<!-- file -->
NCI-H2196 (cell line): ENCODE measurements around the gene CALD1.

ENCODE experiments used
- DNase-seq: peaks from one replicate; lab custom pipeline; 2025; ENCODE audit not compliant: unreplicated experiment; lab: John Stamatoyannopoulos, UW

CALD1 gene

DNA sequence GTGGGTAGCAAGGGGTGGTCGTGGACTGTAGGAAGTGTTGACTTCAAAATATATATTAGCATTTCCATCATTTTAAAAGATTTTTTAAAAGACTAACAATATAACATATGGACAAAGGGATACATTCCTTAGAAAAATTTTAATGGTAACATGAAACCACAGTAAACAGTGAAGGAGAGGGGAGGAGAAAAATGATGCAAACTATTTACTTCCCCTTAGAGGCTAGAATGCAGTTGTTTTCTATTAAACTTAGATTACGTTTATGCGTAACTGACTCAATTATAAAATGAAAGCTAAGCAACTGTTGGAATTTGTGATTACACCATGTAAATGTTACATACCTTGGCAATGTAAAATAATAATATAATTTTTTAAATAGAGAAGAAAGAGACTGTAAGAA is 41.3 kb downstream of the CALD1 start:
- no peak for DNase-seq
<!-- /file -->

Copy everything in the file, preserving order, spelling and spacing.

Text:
NCI-H2196 (cell line): ENCODE measurements around the gene CALD1.

ENCODE experiments used
- DNase-seq: peaks from one replicate; lab custom pipeline; 2025; ENCODE audit not compliant: unreplicated experiment; lab: John Stamatoyannopoulos, UW

CALD1 gene

DNA sequence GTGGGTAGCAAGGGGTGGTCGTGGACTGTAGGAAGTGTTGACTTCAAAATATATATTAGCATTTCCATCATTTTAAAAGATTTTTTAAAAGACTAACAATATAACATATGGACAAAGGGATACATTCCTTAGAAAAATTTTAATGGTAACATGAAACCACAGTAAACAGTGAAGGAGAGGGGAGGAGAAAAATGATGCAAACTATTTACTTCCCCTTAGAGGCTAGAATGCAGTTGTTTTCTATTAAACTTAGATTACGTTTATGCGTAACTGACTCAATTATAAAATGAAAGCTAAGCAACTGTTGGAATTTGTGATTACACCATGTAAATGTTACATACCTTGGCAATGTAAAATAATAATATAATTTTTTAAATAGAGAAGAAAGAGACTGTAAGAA is 41.3 kb downstream of the CALD1 start:
- no peak for DNase-seq